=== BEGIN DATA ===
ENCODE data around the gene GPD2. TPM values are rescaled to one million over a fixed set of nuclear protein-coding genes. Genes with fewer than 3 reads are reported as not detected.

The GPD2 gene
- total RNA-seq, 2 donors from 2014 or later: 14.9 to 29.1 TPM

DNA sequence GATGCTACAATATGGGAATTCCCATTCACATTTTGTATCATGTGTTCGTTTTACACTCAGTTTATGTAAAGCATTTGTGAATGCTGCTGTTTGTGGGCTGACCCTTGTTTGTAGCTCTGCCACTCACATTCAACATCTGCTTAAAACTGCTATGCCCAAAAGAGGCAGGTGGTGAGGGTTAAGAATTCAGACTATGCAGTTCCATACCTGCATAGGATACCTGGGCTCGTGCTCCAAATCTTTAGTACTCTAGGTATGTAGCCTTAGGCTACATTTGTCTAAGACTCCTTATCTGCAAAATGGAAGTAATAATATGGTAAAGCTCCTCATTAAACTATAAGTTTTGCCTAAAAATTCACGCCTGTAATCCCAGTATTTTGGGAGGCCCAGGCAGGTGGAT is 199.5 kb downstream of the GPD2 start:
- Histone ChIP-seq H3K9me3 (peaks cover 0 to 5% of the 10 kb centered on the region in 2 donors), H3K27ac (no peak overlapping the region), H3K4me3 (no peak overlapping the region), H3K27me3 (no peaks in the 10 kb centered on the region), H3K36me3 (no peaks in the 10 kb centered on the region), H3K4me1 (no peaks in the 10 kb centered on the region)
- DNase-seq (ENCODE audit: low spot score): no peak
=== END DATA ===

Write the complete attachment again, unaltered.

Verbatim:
ENCODE data around the gene GPD2. TPM values are rescaled to one million over a fixed set of nuclear protein-coding genes. Genes with fewer than 3 reads are reported as not detected.

The GPD2 gene
- total RNA-seq, 2 donors from 2014 or later: 14.9 to 29.1 TPM

DNA sequence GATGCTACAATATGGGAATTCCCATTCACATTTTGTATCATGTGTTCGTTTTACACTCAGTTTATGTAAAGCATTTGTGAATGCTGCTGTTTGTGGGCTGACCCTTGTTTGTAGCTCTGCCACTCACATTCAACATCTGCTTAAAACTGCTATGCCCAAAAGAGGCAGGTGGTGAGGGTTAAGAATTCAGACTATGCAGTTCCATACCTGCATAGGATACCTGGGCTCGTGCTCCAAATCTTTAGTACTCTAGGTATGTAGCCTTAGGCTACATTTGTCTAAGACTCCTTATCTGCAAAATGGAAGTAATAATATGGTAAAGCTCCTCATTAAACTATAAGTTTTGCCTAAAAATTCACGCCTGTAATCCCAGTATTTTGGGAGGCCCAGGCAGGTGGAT is 199.5 kb downstream of the GPD2 start:
- Histone ChIP-seq H3K9me3 (peaks cover 0 to 5% of the 10 kb centered on the region in 2 donors), H3K27ac (no peak overlapping the region), H3K4me3 (no peak overlapping the region), H3K27me3 (no peaks in the 10 kb centered on the region), H3K36me3 (no peaks in the 10 kb centered on the region), H3K4me1 (no peaks in the 10 kb centered on the region)
- DNase-seq (ENCODE audit: low spot score): no peak